VANCOUVER – Last month, a diver alerted Vancouver Aquarium staff that he had found a number of dead and decaying sunflower sea stars in the cold Pacific waters of a popular dive spot just off the shore of West Vancouver.
Within weeks, the tentacled orange sea stars had all but disappeared in Howe Sound and Vancouver Harbour, disintegrating where they sat on the ocean floor.
And aquarium staff don’t know just how far-reaching the “alarming” epidemic has been, and whether this and other sea star species will recover.
“They’re gone. It’s amazing,” said Donna Gibbs, a research diver and taxonomist on the aquarium’s Howe Sound Research and Conservation group.
“Whatever hit them, it was like wildfire and just wiped them out.”
The sunflower sea star population had inexplicably exploded in recent years. In some areas they were stacked several stars deep, and those conditions may have been ripe for disease, she said.
“We are seeing some babies, so we’re wondering if they will survive,” Gibbs said. “We’re hoping we get the natural abundance back without this overabundance.”
Other species of sea star — commonly called starfish — are also affected.
Jeff Marliave, the aquarium’s vice-president of marine science, said the collapse has been confirmed around the Defence Islands, north of Vancouver, and off the south shore of Bowen Island, where there is no longer any evidence of what was a huge overpopulation of the voracious cousins of the sea urchin.
“Where the population density had been highest in summer of 2012, on the western shore of Hutt Island, all the sunflower sea stars are gone from that area, with rivers of ossicles (a hard body part) filling ledges and crevices,” Marliave wrote in his blog.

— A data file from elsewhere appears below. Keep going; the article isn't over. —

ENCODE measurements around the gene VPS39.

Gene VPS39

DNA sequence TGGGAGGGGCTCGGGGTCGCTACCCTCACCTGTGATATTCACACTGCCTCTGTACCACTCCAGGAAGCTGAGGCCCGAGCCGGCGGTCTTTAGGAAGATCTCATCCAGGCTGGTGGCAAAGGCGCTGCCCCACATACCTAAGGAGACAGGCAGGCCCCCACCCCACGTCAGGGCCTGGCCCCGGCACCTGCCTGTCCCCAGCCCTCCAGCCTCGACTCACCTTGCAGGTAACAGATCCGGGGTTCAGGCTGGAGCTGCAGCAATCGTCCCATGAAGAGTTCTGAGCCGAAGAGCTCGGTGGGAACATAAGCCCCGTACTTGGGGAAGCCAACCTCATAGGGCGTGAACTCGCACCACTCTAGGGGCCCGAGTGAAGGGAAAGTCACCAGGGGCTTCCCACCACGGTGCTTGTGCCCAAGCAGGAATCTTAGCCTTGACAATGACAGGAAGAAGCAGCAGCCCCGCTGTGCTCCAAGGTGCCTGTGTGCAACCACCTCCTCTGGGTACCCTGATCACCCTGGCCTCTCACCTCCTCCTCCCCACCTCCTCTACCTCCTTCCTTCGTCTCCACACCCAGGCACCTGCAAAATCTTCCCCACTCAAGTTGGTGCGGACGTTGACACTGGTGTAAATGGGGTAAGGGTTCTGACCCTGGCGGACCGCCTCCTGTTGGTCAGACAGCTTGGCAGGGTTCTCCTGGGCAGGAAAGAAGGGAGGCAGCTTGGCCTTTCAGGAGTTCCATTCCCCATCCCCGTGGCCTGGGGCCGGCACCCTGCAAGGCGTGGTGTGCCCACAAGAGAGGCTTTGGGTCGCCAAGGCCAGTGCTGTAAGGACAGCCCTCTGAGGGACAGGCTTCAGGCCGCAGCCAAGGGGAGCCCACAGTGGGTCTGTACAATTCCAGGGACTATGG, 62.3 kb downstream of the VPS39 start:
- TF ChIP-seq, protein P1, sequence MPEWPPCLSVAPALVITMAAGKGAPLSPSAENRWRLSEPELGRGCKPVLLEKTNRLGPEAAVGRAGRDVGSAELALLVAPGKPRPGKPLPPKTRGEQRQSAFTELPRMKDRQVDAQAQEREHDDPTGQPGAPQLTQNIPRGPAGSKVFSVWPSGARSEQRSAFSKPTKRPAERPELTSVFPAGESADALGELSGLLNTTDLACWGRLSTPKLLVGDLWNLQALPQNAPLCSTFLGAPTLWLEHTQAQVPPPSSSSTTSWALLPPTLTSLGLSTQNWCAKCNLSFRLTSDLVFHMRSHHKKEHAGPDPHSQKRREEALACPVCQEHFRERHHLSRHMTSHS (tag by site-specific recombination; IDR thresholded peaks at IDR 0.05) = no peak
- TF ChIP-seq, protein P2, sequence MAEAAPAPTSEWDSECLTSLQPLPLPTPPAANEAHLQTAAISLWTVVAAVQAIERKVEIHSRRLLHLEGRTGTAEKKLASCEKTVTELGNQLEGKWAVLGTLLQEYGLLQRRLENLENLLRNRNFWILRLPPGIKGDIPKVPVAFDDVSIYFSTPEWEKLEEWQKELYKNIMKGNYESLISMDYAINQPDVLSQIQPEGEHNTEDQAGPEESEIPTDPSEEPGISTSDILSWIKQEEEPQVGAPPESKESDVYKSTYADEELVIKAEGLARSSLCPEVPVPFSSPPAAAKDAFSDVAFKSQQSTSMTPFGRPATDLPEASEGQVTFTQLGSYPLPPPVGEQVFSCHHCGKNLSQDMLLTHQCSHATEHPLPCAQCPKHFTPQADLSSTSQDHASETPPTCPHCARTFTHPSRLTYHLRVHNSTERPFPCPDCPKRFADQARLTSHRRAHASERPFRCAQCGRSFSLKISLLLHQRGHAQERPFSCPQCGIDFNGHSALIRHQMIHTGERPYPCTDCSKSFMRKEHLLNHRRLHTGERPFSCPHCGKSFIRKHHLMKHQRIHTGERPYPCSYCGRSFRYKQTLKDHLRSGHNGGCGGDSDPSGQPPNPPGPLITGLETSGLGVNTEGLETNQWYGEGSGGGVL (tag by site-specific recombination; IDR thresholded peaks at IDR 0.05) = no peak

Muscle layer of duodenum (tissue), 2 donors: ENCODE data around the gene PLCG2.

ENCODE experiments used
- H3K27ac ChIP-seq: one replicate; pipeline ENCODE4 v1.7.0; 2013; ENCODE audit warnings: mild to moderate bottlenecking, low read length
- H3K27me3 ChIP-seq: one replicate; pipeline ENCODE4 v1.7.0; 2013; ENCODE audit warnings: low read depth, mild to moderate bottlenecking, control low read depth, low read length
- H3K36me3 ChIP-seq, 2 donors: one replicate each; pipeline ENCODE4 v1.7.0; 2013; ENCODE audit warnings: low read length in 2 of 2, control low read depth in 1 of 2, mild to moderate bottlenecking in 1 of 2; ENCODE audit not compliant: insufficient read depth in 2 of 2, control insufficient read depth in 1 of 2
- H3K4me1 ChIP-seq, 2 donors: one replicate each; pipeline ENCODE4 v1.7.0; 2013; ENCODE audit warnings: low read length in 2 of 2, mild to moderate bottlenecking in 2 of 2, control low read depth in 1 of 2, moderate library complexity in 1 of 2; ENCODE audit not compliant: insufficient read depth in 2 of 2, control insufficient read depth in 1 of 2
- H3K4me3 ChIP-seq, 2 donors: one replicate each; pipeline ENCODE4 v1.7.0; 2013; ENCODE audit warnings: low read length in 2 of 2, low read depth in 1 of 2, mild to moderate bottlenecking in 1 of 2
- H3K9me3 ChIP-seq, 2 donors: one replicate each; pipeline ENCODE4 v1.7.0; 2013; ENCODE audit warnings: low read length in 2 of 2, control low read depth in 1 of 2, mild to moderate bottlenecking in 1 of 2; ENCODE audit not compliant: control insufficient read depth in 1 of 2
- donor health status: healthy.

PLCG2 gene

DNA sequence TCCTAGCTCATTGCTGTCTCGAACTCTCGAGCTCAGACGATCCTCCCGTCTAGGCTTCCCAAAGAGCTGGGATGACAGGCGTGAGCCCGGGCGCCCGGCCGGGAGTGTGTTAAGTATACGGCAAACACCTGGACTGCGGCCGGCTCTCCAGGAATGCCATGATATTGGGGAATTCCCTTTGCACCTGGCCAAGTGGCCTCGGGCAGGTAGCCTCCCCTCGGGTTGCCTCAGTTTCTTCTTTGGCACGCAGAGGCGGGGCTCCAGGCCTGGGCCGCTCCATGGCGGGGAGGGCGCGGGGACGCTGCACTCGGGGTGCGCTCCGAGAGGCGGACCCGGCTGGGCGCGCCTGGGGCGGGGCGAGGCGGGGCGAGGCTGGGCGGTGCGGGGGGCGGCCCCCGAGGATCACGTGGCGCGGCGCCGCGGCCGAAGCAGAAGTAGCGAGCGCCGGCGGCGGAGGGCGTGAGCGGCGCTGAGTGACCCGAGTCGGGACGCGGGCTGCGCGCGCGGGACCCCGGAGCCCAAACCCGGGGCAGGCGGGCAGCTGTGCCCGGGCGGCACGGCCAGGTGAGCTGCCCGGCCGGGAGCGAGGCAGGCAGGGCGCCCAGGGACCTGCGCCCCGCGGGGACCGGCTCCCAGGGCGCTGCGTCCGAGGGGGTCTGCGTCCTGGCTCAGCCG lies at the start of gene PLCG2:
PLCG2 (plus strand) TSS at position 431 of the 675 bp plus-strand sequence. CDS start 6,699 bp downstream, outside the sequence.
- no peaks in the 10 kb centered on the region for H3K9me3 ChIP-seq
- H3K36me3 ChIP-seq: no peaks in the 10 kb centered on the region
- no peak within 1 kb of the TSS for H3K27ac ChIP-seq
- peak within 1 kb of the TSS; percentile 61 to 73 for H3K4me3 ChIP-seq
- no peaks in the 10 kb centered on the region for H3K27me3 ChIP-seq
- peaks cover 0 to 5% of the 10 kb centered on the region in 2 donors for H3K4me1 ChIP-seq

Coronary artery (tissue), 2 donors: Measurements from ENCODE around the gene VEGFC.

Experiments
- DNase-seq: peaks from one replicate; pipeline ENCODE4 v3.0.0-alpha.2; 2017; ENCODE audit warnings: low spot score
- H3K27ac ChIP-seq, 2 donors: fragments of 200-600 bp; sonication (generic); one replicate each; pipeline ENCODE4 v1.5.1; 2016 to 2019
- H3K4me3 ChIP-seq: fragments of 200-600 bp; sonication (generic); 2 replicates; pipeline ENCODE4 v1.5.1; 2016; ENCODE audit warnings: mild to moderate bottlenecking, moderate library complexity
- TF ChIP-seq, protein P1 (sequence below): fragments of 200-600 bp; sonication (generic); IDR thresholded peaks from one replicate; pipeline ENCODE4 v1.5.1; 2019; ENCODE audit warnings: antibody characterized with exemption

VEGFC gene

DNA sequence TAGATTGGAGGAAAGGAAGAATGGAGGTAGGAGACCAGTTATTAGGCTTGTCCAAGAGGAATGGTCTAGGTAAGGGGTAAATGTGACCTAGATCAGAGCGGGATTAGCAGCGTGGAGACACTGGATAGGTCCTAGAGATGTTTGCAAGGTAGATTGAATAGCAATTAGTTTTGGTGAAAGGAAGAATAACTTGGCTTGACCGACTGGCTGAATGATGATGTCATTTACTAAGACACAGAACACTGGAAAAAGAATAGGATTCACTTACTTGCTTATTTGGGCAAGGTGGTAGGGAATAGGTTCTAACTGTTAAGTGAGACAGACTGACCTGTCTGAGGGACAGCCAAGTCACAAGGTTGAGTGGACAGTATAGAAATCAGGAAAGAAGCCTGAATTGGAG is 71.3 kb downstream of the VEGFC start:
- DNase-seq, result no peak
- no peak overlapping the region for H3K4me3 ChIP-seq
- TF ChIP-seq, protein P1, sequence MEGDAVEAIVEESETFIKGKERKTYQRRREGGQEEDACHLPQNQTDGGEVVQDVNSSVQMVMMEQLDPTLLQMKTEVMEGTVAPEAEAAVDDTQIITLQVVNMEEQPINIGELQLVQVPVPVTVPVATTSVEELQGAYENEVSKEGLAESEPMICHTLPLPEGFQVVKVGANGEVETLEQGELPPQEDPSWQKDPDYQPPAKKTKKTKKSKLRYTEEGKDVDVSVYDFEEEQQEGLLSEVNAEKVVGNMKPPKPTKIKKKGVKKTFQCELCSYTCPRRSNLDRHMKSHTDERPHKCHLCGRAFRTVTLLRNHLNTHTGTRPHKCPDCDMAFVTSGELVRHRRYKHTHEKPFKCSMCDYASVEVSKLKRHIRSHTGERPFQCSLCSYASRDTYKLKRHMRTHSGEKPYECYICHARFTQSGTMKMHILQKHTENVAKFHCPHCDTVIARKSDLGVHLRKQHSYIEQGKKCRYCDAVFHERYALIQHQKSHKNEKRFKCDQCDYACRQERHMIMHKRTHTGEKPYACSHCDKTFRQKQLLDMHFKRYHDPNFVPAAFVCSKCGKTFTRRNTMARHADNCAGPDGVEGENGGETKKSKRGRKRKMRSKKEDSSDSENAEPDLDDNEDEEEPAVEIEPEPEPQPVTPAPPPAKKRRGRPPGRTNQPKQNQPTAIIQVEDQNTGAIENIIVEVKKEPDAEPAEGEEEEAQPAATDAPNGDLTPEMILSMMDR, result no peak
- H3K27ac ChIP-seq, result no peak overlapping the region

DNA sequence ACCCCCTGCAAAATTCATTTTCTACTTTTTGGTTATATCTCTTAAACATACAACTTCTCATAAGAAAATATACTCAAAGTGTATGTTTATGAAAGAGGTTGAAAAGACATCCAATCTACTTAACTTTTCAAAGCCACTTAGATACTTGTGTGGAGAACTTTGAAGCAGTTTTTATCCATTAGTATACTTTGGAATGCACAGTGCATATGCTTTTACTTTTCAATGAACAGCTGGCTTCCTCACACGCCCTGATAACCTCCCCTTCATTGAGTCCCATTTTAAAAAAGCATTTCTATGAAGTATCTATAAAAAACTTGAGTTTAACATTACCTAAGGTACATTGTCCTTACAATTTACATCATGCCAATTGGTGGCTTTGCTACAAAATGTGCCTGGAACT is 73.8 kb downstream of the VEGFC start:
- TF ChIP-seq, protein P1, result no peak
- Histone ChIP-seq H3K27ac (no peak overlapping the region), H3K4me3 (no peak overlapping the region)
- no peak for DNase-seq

The aquarium has dubbed the epidemic Sea Star Wasting Syndrome.
Aquarium staff don’t know the cause because they have had trouble gathering specimens for testing, as starfish that looked healthy in the ocean turned up as goo at the lab.
The epidemic has killed thousands of the marine invertebrates, which can weigh up to five kilograms and live from three to five years.
The Howe Sound research team has heard from veterinarians and other marine experts that similar die-offs have taken place in Florida and California.
“We’re just not sure yet if it’s all the same thing,” Gibbs said. “They’re dying so fast.”
In July, researchers at the University of Rhode Island reported that sea stars were dying in a similar way from New Jersey to Maine, and the university was working with colleagues at Brown and Roger Williams universities to figure out the cause.
The collaboration came about after a graduate student collected starfish for a research project and then watched as they “appeared to melt” in her tank.
Like Howe Sound, the Narragansett Bay area where those starfish were collected had seen an explosion in the population in the previous few years.
“Often when you have a population explosion of any species you end up with a disease outbreak,” Rhode Island Prof. Marta Gomez-Chiarri said in a statement at the time.
“When there’s not enough food for them all it causes stress, and the density of the animals leads to increase disease transmission.”
Unfortunately, once that disease is in the environment, it can be difficult to get the population back, she said.
“Diseases don’t just completely disappear after a massive die-off.”
Vancouver Aquarium staff are asking divers and other members of the public to help monitor the spread of the disease, and report any similar sun star deaths to firstname.lastname@example.org.
Note to readers: This is a corrected story. An earlier version said sea stars live up to 35 years.